Enjoy a 15% discount on all purchases until the 31st of March 2023 using the promo code EOFWEB22 at check out!

Food and Nutrition Consumers are engaging with food and nutrition like never before. Our in-depth analysis examines the most important implications across the industry, providing market intelligence, original thinking and key insights.

Palm Oil to Create Winners and Losers in Packaged Food

Euromonitor International Profile Picture
Euromonitor International Bio

With half of all food products containing palm oil, food companies are some of the biggest users of the ingredient but there is increasing pressure on them to move to sustainably sourced variants. Ironically, the popularity of palm oil was driven, in part, by consumer pressure on the food industry to switch to trans-fat-free alternatives to partially hydrogenated vegetable oil. However consumer priorities are constantly changing, and ethical consumption is flavour of the year in many markets. The actual amount of palm oil contained in packaged food products varies, from 1% in bread, 2% in ready meals, 4% in chocolate confectionery and 14% in biscuits. Given the relatively small amount required for most packaged food products, none of the global top 10 packaged food companies will be particularly heavy users, yet the negative consumer reaction against palm oil can be damaging for a company’s brand image, as Kellogg’s has learnt all too well recently. Conversely, companies which have managed to set and reach sustainability targets are hailed as ‘responsible’ members of the food industry by consumer groups, a highly sought after label.

Palm Oil: The Actual Amount Used in Most Food Categories is Low

Source: Euromonitor International

In 2013, consumer groups turned on Kellogg’s, after media reports claimed that its supply partner, Wilmar International, had provided it with illegally-grown palm oil from Indonesia. In Kellogg’s case, the damage was mitigated through CSR policy, with Kellogg’s announcing its intention to source sustainable and traceable palm oil. Whilst a product boycott was a long way off, it was not inconceivable, especially given previous examples such as the backlash against Nestle over its marketing of milk formula in Africa. If just 1% of Kellogg’s consumers were to stop buying its products, company sales could fall by US$200 million, making sustainable palm oil a comparatively cheaper option for the company. While traceable and sustainable palm oil comes at a higher price, given that it makes up a small proportion of manufacturers’ ingredient costs, the impact on profit margins would be minimal and this cost is dwarfed when compared to the longer-lasting effects of negative brand image.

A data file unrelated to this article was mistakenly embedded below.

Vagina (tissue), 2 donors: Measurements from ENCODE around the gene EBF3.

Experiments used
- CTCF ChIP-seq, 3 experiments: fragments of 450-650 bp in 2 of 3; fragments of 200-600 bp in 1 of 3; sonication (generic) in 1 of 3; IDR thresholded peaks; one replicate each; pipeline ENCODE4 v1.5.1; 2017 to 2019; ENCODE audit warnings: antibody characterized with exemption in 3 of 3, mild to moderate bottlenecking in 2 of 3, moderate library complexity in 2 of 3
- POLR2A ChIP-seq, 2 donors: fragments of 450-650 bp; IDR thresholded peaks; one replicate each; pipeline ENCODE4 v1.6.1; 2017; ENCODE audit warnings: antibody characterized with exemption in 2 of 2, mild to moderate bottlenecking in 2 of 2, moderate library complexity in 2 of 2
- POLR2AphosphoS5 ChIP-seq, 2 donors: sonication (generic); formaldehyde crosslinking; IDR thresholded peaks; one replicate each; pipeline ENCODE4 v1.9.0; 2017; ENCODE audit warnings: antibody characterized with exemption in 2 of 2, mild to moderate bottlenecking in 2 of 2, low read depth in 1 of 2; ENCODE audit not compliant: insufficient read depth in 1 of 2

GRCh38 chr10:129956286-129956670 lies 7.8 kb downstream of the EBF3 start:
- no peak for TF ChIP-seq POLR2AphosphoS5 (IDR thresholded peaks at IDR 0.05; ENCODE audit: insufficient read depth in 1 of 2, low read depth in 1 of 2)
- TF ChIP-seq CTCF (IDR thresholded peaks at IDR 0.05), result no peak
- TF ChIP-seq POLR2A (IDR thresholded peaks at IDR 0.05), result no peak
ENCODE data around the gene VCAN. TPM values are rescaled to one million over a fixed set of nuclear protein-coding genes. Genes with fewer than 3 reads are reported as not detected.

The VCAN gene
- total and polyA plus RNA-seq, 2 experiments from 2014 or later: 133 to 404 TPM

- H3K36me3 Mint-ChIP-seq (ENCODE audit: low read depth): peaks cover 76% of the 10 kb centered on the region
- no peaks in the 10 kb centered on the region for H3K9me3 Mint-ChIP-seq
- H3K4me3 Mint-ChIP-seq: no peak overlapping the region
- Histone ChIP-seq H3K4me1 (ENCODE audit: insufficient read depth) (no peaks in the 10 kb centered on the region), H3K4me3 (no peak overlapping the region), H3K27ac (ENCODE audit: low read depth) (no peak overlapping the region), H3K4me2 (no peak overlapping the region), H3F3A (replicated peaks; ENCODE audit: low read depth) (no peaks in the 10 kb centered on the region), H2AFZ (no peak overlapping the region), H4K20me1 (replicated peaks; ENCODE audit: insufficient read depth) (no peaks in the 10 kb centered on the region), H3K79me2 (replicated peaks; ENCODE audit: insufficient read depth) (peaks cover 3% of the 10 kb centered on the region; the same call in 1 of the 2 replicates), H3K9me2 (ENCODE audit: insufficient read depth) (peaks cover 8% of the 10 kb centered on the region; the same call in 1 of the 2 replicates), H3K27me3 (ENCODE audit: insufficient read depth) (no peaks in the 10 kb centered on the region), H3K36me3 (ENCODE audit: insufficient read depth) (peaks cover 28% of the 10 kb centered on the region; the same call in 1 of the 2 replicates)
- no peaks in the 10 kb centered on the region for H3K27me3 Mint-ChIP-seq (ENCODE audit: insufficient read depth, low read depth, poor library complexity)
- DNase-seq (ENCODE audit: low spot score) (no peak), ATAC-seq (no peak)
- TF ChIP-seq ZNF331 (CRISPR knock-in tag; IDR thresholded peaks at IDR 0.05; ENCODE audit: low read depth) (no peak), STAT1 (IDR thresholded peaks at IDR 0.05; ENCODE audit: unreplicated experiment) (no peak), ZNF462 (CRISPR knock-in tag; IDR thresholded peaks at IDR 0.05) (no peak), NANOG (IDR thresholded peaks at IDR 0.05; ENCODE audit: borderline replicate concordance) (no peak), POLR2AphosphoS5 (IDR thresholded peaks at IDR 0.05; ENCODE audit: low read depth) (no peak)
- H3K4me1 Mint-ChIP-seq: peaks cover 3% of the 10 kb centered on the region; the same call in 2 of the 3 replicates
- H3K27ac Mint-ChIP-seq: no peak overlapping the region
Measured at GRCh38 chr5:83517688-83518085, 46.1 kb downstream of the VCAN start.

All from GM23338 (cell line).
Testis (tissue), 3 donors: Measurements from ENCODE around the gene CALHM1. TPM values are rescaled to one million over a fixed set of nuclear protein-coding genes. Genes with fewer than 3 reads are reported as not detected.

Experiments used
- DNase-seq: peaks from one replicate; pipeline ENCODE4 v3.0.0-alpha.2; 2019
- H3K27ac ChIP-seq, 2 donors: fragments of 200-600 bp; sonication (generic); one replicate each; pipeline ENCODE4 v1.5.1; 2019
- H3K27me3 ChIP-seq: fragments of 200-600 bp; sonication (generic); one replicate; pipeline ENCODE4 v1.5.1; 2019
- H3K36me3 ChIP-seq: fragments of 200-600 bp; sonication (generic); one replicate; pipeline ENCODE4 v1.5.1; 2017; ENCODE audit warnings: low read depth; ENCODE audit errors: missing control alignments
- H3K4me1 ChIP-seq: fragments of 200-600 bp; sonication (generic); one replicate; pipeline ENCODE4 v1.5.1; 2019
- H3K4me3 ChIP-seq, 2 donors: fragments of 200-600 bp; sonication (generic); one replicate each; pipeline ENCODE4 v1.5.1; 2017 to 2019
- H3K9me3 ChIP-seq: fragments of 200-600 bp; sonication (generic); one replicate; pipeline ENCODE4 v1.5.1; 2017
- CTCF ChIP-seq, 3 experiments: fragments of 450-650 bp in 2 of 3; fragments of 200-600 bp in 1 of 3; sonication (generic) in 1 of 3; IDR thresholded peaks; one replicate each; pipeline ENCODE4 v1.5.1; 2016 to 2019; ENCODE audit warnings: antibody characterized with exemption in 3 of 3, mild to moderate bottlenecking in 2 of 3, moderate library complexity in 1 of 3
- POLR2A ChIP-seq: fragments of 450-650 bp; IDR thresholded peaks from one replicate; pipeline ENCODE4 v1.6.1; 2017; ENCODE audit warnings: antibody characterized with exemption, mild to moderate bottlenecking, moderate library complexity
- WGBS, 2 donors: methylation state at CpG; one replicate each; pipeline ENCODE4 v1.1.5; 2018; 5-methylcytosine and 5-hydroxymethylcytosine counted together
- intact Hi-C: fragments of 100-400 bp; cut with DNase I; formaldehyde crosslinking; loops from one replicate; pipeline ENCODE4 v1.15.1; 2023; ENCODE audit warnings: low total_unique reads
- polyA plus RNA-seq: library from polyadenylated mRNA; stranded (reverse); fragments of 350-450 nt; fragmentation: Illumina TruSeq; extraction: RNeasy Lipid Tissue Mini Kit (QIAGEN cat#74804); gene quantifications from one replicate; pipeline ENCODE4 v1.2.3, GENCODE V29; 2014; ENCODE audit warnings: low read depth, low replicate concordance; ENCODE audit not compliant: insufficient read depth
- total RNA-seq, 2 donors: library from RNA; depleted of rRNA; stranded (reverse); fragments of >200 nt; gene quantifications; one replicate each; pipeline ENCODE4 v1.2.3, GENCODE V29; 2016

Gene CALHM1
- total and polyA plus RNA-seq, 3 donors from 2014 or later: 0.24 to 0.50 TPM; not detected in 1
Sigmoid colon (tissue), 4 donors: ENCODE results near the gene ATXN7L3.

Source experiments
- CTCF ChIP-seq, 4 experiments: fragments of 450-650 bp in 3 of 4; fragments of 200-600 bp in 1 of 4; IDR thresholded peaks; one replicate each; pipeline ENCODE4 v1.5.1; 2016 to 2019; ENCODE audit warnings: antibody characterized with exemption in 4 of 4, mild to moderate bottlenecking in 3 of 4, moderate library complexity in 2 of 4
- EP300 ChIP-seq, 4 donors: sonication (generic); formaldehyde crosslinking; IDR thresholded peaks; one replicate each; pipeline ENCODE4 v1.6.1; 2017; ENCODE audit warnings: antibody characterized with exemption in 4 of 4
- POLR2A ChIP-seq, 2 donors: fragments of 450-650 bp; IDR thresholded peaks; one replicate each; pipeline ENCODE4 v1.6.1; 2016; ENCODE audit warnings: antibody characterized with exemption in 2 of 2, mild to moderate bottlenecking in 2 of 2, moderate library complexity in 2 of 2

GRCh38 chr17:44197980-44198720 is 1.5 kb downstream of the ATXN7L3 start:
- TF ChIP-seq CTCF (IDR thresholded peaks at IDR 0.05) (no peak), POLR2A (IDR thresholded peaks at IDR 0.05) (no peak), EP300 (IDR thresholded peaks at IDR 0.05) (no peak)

Top 10 Packaged Food Companies and Their Commitment to Source 100% RSPO-certified Palm Oil

Company Target Date Achieved?
Nestlé 2014 Yes
Mondelez 2014 Yes
PepsiCo 2015 No
Unilever 2014 No
Danone 2014 No
Mars 2015 No
Kellogg’s 2015 No
Kraft Unknown
General Mills 2015 No
Lactalis Members of RSPO, target unknown

Source: Euromonitor International

The Catch? Limited Supply

The current standard for food companies looking to source sustainable palm oil is through the Roundtable of Sustainable Palm Oil (RSPO). Of the estimated 50 million tonnes of palm oil, only 15% is certified by the RSPO and while these standards go some way to mitigating the environmental impacts of palm oil, deforestation and land disputes with indigenous populations continue. Partly out of social obligation, and partly as positive PR, there has been a new wave of manufacturers and oil suppliers claiming they will only use deforestation-free, peat-free and traceable palm oil (including Kellogg Co). The wave of companies moving to sustainable palm oil means demand may outstrip supply and those companies that are slow to make the move might risk getting left behind.

Switch Now or Pay Later

Palm oil is becoming an increasingly hot topic in the food industry and there’s a growing awareness amongst consumers of food’s impact on the environment, from the larger issues of waste and greenhouse gas emissions, through to the use of palm oil and its environmental footprint. While there has been a concerted effort by the food industry to ensure the supply of palm oil is transparent and sustainable, companies could find that they have to pay a price one way or another if they don’t switch to certified palm oil soon: either by alienating green consumers, or having to pay a premium for an alternative sustainable ingredient.

Interested in more insights? Subscribe to our content

Explore More

Shop Our Reports

Dairy Products and Alternatives: Half-Year Update H1 2023

This half-year review of Euromonitor International’s Dairy Products and Alternatives data provides analysis of the biannual update to Euromonitor’s Forecast…

View Report

Competitor Strategies in Staple Foods

Staple foods players are facing a complex period; sales growth has decelerated as consumers return to busier lifestyles post-pandemic. Value growth was high in…

View Report

Eating at Home: Opportunities in the New Consumer Landscape

The eating-at-home business has surged in the last years, offering more options for consumers. This includes meal delivery, ready meals, home-cooked food, and…

View Report
Passport Our premier global market research database with detailed data and analysis on industries, companies, economies and consumers. Track existing and future opportunities to support critical decision-making across all functions within your organisation Learn More